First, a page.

Unintended consequences of the Jackson Reforms (Part 4)

Unintended consequences of the Jackson Reforms (Part 4)

As the costs regime ushered in by the Jackson reforms enters its second year, tensions between existing and new provisions have begun to show. In the final part of our series we ask Luke Wygas, barrister at 4 Pump Court, to provide his views and predictions for the future.

What impact did the Jackson Reforms have on Part 36 offers by a defendant?

When you are a defendant making an offer there was always an element of uncertainty around costs. The degree of uncertainty is diminished by the costs budget regime. Once you have a costs budget and, even better, a costs management order (CMO), you can make Part 36 offers understanding your exposure on costs a lot better than in the past.

Costs budgets are a problem because it is very much crystal ball gazing. So not only clients but solicitors are struggling at times to do costs budgets because the details of the case aren’t certain and you don’t know how long anything will take until you have done it. In the case of Willis v MRJ Rundell & Associates Ltd [2013] EWHC 2923 (TCC), [2013] All ER (D) 36 (Oct), the judge declined to approve either party’s costs budget because they were ‘disproportionate and unreasonable’, and therefore did not make a CMO. However, because you haven’t got a costs management order doesn’t mean that the parties don’t get costs—they go back to the old fashioned detailed assessments. If parties haven’t had opportunity to get a costs management order that’s one thing. If they have had an order refused because it’s too high, then that will be taken into account by the costs judge.

What consequences does the 10% increase in damages have if the Part 36 offer is beaten?

I don’t think there has been a big change. The changes may impact on the lower value claims. The increase is capped at 10% of the claim’s value up to £500,000 and 5% for any amount up to £1m. So really you’re only going to get £75,000.

Have you come across any other areas where you consider there might be a clash between old provisions and the new CPR Jackson provisions?

I think the main issue was that parties had no experience of what cost budgeting was about. There were teething problems but largely they’ve been ironed out. There are still issues to do with how do you amend cost budgets, but they are being resolved too. As costs budgeting deals with lawyers’ fees, it was clearly going to be controversial. In reality, it has come in, judges are dealing with it properly, and clients understand better what their recoverable costs will be, which is a good thing.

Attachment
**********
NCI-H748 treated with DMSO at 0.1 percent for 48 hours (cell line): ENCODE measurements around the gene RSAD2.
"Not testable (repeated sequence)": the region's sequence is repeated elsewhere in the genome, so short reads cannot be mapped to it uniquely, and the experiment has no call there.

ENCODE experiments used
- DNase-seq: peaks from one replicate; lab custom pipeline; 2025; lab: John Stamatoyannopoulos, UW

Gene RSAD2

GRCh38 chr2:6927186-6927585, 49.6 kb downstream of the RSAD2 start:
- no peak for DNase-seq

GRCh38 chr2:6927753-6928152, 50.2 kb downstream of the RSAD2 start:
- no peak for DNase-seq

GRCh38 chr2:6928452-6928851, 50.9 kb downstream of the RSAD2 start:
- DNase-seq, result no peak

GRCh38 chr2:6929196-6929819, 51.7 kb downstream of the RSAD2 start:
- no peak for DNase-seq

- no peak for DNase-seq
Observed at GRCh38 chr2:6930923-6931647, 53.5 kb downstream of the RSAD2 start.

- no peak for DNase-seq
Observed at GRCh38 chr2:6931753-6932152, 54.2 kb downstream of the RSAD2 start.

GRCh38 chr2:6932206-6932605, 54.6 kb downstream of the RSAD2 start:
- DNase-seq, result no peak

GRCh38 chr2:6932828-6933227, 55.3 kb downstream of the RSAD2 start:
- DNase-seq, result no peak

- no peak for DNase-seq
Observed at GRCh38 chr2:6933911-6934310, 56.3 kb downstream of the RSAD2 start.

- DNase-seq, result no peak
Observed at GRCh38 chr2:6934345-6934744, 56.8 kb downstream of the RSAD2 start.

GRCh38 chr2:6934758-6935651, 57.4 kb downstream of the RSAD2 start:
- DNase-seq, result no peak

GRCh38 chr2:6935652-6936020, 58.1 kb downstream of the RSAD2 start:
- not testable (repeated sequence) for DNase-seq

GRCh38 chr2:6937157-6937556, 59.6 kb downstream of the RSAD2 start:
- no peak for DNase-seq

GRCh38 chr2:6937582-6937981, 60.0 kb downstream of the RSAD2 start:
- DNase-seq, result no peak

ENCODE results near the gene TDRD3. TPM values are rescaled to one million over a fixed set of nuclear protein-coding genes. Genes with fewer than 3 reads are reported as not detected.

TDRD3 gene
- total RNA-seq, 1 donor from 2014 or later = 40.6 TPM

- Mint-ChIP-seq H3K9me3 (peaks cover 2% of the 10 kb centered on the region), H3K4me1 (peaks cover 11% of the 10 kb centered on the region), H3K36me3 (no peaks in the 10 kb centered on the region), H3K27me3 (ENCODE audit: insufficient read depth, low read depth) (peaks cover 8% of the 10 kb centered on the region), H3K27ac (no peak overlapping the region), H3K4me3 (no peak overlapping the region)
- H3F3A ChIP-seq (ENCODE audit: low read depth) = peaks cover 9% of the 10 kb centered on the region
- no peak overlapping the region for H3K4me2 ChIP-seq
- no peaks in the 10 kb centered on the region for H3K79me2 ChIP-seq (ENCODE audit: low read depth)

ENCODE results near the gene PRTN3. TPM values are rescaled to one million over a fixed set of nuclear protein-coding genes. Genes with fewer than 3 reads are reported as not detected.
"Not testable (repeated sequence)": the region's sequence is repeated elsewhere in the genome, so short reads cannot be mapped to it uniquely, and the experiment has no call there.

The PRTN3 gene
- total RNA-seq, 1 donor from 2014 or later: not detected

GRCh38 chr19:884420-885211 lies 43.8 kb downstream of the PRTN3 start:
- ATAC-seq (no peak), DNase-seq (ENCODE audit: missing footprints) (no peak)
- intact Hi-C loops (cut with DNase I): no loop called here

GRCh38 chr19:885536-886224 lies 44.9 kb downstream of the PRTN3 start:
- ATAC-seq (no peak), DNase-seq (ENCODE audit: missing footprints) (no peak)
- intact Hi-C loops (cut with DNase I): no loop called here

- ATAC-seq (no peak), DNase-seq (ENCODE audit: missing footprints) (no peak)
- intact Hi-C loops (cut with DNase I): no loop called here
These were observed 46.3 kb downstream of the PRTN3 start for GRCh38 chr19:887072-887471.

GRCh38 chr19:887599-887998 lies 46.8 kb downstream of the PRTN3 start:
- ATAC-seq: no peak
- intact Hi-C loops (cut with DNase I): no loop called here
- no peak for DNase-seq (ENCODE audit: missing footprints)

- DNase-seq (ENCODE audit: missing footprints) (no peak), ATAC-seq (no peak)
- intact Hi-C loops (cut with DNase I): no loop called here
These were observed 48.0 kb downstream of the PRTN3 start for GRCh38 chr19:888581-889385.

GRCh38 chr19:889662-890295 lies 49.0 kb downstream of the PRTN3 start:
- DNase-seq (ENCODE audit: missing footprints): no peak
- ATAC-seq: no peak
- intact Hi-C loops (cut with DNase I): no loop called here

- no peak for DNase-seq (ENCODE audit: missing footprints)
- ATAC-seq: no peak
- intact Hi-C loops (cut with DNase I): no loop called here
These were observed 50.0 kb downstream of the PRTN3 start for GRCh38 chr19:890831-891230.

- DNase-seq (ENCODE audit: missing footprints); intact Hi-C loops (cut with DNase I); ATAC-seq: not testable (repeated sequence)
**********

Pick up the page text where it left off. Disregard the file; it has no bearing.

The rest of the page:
There are minor things surrounding amending a cost budget. For example I will have incurred a number of costs since the last approved budget and CMOs can’t deal with incurred costs—do I just present the court with the part of the budget to be amended or do I have to produce a new budget showing the additional costs that I’ve incurred? How do the additional costs incurred since the original cost management order impact on the cost budget?

Do you have any tips for lawyers when advising their clients?

The first case management conference is an opportunity to gain an advantage over your opponents to a greater extent than it was before. This is because you should now know what the other side think they are going to spend on each part of the litigation. It may be possible to reduce the other side’s budget in significant areas which may well upset any strategy the other side had.

What are your predictions for the future?

It still has to bed in yet. Let’s just leave it for a bit before tampering with it any more.

Interviewed by Dave Thorley. The views expressed by our Legal Analysis interviewees are not necessarily those of the proprietor.

First published on Lexis®PSL Dispute ResolutionClick here for a free one week trial of Lexis®PSL. 

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